The largest Buddha statue in Japan with a height of 14.7 meters and a length of 70 meters around the perimeter was built in Nara 1,300 years ago by casting bronze. Emperor Shomu was troubled by persistent political instability and pestilence and ordered the creation of the Great Buddha to appease the nation through the power of Buddhism. This statue, which is said to have been created over roughly 11 years using bronze from across Japan, is the best-known symbol of Buddha in Japan.
At the time, ironware was commonly used in the area for pots, pans, and other tools for daily use, and bronze Buddha statues and Buddhist altar fittings were made in Kyoto and Osaka.
At present, over 90% of the copperware produced in Japan is produced in Takaoka, Toyama, where the copperware industry has been passed down as a traditional craft.
The casting of bronze in Takaoka began around 1830. It thrived thanks to the artisans who lost their occupation as sword makers as a result of the Sword Abolishment Edict in the Meiji period.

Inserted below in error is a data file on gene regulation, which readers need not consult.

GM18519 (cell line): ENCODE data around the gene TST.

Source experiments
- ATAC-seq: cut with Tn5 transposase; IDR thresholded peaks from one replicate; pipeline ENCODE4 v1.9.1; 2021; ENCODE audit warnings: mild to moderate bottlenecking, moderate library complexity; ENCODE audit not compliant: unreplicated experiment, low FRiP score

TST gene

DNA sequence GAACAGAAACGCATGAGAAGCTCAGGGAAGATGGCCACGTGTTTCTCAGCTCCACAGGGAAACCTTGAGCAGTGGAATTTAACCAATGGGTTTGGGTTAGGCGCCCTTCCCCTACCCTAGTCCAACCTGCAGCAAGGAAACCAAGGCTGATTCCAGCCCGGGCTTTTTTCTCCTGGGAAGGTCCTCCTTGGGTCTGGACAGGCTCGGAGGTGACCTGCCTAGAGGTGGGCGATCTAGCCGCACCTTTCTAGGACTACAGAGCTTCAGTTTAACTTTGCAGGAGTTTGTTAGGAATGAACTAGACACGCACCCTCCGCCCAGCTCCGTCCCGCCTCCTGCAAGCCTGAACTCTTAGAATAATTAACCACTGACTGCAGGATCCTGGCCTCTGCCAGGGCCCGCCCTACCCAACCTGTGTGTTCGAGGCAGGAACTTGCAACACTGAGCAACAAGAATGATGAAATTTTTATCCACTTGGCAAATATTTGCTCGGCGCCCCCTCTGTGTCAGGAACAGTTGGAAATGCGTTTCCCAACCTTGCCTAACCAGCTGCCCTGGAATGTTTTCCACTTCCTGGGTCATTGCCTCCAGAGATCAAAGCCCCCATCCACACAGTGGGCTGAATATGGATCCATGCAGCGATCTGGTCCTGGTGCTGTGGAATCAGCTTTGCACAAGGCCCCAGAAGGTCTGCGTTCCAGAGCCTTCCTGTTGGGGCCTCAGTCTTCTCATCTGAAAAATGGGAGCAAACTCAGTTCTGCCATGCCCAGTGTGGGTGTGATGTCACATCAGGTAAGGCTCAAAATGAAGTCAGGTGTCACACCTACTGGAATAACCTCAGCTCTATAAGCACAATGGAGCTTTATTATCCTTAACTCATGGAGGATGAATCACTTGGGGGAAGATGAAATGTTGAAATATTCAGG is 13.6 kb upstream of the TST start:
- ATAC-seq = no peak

The casting industry has continued in Takaoka to this day because Buddhism and temples, which have been handed down from generation to generation in Japan, are still in place throughout Japan and provide spiritual support to people. Numerous cast Buddha statues and Buddhist altar fittings are contained in Buddhist temples, and most large temple bells were made in Takaoka.
We decided that we wanted to use the strength of metal to produce furniture with shapes that cannot be expressed using woodwork.
The base, brace, and plate under the table top that forms the legs of this table were created with a seamless, integrated design using casting techniques. They combine the strength of bronze and the serenity of a simple design. The brace with a streamlined shape has delicacy and ended up with an unintentional shape.
We believe that presenting new possibilities in the form of furniture to the casting industry in Takaoka, which has focused on Buddhist altar fittings and Buddha statues for several hundred years, is a valuable endeavor that will bring new life to the Japanese cast to produce an innovative type of traditional crafts.